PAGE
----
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Sunday, June 17, 2012

Letting the Police Know that You Have a Concealed Weapon

Original Article

routine traffic stop
For several years now, I’ve read Massad Ayoob’s Firearms articles in Backwoods Home Magazine. His articles provide good insight into weapons for those seeking a lifestyle of self-sufficiency. Recent articles include Affordable Firearms, Tailoring Guns to Females, and Cold Weather Shooting Considerations.
If you’re not familiar with Massad Ayoob, he’s pretty well known in the firearms and self-defense industries. He’s written quite a few books, 20+ according to wikipedia. He is also pretty active in police and law enforcement circles and serves on a couple of advisory boards. All in all, he impresses me as being pretty knowledgeable. (I do not know Mr. Ayoob personally, though)
I was recently reading a blog post on The Firearm Blog that had a link to a YouTube video that Mr. Ayoob had made. In it, he discusses and demonstrates a good way to let a police officer know that you legally have a concealed weapon without alarming him. Here’s the video.

It’s been quite a few years since I’ve been pulled over for a moving violation. Frankly, I’m not sure what the law requires if you are legally carrying a concealed weapon during a routine traffic stop. I’d imagine that the requirements vary by state; some states requiring that you let the officer know while other states take a less intrusive approach. I’m going to look into it more for my home state.
Nevertheless, I’d agree with the video. While letting an officer know that you have a weapon, it’s good for everyone if you choose your words wisely. The last thing you want to do is agitate the officer and make a scene that quickly spirals out of control.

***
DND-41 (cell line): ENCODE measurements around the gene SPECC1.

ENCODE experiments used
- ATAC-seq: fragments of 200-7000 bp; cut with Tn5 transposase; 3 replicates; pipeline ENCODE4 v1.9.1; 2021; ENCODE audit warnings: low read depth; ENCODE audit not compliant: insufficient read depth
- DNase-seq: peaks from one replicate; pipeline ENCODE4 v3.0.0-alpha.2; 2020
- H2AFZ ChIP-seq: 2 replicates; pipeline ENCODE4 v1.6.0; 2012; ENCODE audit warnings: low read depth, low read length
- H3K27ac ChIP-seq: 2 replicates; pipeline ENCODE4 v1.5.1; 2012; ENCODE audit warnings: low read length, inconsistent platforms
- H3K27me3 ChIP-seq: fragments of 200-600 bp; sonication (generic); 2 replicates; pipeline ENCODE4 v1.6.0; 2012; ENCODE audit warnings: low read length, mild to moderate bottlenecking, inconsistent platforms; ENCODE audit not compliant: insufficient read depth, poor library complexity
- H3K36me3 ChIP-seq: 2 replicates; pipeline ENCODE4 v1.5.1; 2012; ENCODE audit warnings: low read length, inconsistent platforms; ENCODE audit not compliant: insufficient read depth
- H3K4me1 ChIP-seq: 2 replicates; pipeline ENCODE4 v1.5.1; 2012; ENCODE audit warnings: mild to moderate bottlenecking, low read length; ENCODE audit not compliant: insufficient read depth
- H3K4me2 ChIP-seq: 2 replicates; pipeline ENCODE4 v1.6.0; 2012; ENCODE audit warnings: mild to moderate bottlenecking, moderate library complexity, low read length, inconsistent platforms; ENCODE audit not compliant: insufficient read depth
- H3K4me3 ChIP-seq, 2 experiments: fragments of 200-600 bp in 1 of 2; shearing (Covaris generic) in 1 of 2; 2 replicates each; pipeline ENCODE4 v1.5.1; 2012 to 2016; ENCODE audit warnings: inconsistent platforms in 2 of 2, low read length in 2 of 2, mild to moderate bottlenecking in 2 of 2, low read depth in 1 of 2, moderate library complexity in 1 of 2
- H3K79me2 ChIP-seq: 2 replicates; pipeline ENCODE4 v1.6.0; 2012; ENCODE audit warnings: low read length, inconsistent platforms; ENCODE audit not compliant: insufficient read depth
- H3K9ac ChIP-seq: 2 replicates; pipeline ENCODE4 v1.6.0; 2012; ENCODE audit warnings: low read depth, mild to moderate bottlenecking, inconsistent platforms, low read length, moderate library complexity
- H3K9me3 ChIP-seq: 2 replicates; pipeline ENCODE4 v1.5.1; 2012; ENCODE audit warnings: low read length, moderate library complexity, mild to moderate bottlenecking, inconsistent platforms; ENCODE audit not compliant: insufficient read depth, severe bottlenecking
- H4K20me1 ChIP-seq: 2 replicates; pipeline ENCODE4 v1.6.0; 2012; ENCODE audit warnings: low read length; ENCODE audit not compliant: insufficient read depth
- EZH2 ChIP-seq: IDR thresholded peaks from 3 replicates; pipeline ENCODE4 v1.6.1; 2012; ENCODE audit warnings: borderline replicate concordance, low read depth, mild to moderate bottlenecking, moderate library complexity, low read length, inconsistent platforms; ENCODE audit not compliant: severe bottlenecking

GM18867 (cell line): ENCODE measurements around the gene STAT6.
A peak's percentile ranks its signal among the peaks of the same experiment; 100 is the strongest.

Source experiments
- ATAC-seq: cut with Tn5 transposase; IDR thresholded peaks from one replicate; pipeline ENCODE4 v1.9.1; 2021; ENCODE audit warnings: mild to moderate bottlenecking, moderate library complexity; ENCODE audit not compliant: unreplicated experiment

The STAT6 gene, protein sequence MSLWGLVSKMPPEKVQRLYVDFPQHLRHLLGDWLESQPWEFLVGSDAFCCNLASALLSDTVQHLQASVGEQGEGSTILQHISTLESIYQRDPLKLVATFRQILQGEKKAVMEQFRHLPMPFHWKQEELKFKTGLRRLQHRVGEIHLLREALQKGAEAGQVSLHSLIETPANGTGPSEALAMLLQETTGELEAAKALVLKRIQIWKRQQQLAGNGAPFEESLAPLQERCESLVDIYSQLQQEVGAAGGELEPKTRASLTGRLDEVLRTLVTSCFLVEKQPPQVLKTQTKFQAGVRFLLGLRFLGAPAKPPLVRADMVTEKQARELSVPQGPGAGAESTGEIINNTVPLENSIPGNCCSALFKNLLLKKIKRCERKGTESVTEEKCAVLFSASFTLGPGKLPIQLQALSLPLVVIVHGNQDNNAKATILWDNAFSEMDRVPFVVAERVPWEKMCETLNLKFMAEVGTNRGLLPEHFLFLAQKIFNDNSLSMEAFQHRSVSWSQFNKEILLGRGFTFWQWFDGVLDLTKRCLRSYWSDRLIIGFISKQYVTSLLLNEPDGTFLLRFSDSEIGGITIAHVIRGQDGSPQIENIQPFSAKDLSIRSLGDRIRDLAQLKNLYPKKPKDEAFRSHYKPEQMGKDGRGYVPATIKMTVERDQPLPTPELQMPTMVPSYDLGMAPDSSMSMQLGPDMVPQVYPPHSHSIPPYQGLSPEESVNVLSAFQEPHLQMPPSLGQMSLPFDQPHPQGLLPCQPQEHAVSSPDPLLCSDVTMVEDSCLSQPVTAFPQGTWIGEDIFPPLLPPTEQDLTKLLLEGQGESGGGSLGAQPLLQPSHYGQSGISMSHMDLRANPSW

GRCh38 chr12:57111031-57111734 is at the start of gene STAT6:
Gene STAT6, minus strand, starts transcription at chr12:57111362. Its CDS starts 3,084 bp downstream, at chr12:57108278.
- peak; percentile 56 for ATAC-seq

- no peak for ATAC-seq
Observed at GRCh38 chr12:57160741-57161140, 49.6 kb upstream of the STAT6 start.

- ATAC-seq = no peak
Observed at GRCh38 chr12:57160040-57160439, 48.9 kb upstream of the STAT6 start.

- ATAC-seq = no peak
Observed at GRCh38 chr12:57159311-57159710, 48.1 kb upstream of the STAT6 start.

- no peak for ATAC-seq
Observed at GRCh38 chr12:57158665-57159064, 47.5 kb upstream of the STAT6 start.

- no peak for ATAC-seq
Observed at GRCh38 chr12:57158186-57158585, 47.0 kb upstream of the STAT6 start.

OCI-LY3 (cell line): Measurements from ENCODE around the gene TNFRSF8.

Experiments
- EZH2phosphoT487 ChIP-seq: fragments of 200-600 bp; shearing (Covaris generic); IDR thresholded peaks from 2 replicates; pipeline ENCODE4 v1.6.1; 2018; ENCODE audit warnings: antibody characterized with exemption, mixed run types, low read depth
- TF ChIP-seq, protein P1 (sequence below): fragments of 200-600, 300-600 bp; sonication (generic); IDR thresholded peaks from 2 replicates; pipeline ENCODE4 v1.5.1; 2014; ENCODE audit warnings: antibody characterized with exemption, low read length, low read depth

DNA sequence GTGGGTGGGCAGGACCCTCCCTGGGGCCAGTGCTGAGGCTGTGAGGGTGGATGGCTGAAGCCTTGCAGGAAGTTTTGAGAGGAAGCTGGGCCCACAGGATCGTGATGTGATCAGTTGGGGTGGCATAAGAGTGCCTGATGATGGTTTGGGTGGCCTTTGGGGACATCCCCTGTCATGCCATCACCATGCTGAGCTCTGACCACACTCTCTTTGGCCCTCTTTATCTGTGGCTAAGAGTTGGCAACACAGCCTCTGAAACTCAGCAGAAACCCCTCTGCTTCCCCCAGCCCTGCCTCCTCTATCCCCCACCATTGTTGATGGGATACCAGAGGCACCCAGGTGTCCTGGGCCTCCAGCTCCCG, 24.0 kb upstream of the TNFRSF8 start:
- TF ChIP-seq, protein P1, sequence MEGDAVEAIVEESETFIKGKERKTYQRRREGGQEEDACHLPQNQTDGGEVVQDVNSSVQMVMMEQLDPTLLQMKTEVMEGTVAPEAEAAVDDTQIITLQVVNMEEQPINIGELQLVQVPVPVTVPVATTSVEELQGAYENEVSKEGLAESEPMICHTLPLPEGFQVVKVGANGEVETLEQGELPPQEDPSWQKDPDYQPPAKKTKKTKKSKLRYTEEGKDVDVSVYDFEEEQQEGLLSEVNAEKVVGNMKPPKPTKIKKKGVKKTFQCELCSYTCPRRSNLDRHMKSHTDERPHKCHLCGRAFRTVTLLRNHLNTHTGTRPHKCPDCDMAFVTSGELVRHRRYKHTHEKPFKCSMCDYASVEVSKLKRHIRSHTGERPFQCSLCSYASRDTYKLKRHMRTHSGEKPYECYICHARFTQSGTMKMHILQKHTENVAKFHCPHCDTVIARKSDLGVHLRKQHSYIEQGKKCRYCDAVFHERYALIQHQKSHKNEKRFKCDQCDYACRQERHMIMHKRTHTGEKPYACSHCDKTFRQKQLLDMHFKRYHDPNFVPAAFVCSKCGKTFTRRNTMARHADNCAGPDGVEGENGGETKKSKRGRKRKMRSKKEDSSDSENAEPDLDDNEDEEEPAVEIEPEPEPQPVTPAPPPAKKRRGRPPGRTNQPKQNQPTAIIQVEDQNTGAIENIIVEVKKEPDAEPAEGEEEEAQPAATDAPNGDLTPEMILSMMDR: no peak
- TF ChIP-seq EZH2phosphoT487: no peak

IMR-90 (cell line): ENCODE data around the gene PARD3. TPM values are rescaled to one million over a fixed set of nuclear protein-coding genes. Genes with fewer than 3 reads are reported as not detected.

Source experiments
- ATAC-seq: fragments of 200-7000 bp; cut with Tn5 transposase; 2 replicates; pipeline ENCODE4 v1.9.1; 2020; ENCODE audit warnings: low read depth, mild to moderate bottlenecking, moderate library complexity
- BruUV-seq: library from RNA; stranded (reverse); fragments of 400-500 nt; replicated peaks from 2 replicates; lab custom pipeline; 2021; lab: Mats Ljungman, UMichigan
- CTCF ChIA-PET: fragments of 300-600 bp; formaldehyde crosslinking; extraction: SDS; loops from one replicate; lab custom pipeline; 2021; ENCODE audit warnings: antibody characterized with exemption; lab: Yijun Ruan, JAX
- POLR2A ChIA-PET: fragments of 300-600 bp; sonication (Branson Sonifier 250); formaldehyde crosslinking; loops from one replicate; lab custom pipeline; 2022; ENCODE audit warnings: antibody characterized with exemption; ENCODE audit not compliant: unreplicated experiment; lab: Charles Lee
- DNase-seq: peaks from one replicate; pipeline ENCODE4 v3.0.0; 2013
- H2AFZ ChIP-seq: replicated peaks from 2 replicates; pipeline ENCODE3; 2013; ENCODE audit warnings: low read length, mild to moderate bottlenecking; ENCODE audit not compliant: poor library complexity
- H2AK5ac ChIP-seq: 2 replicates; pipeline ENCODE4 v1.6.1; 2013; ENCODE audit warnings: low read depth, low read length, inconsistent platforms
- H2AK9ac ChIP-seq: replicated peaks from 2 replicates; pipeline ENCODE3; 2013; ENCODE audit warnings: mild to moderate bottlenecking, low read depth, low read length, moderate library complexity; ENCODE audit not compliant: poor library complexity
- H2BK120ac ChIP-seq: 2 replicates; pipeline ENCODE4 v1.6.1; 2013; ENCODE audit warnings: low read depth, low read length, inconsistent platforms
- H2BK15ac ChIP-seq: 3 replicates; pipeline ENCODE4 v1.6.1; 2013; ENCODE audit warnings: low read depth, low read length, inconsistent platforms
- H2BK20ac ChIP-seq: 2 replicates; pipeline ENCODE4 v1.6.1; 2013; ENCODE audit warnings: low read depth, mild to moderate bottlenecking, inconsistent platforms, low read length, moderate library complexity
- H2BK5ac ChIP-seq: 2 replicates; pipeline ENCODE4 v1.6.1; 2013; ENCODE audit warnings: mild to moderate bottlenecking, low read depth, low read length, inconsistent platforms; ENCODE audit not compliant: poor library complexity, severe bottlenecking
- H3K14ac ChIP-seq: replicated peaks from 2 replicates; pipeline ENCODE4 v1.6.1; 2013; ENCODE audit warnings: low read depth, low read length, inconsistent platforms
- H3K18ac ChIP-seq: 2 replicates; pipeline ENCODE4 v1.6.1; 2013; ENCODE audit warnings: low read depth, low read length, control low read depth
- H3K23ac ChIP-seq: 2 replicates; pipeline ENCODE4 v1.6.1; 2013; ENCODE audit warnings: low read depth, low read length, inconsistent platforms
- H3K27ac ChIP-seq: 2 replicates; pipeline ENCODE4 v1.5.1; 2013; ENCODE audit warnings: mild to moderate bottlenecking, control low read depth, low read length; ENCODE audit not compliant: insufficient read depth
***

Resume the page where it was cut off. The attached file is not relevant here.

What do you think? Have you been stopped for a traffic violation while carrying a concealed weapon? How did you handle it?

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  1. In NC, it is required (and part of the training received prior to issue and CCW compact you agreed to when issued your permit) that you inform the LEO in the event of a stop, inspection, or lawful search if you are carrying.

    I've not been stopped while carrying, and never needed to exercise that provision.

  2. i am a criminal defense attorney. I have practiced criminal law for 10 years. I can tell you that in my state, like most, you have NO obligation to inform an officer if you have ANYTHING in your car - whether it be guns, drugs, etc.

    The 4th amendment still stands for something - so use it. If it is a routine traffic stop, the officer should write you a ticket and send you on your way. Under that circumstance, it is quite frankly none of his business what you have on your person or in your car.

    If you want to play it safe, keep your hands on the steering wheel, be polite, apologize for the infraction, accept the ticket if it is issued, then go about your business. Before the officer departs, ask whom he prefers to drive away first.

    Mark Osborne